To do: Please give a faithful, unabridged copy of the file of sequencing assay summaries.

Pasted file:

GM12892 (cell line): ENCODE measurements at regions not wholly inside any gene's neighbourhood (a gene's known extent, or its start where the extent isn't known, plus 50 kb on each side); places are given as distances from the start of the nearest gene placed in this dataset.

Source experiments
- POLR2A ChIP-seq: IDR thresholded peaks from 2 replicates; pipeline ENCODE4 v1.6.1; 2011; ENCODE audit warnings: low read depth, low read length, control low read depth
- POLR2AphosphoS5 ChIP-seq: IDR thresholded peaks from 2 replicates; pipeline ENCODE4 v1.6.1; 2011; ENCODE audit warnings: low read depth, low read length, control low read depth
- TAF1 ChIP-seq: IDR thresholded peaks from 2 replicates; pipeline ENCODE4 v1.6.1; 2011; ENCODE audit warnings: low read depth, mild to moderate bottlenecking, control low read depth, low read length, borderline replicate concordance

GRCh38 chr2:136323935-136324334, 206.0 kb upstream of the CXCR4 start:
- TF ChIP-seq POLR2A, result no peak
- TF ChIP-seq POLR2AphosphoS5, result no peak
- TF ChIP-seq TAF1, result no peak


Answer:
GM12892 (cell line): ENCODE measurements at regions not wholly inside any gene's neighbourhood (a gene's known extent, or its start where the extent isn't known, plus 50 kb on each side); places are given as distances from the start of the nearest gene placed in this dataset.

Source experiments
- POLR2A ChIP-seq: IDR thresholded peaks from 2 replicates; pipeline ENCODE4 v1.6.1; 2011; ENCODE audit warnings: low read depth, low read length, control low read depth
- POLR2AphosphoS5 ChIP-seq: IDR thresholded peaks from 2 replicates; pipeline ENCODE4 v1.6.1; 2011; ENCODE audit warnings: low read depth, low read length, control low read depth
- TAF1 ChIP-seq: IDR thresholded peaks from 2 replicates; pipeline ENCODE4 v1.6.1; 2011; ENCODE audit warnings: low read depth, mild to moderate bottlenecking, control low read depth, low read length, borderline replicate concordance

GRCh38 chr2:136323935-136324334, 206.0 kb upstream of the CXCR4 start:
- TF ChIP-seq POLR2A, result no peak
- TF ChIP-seq POLR2AphosphoS5, result no peak
- TF ChIP-seq TAF1, result no peak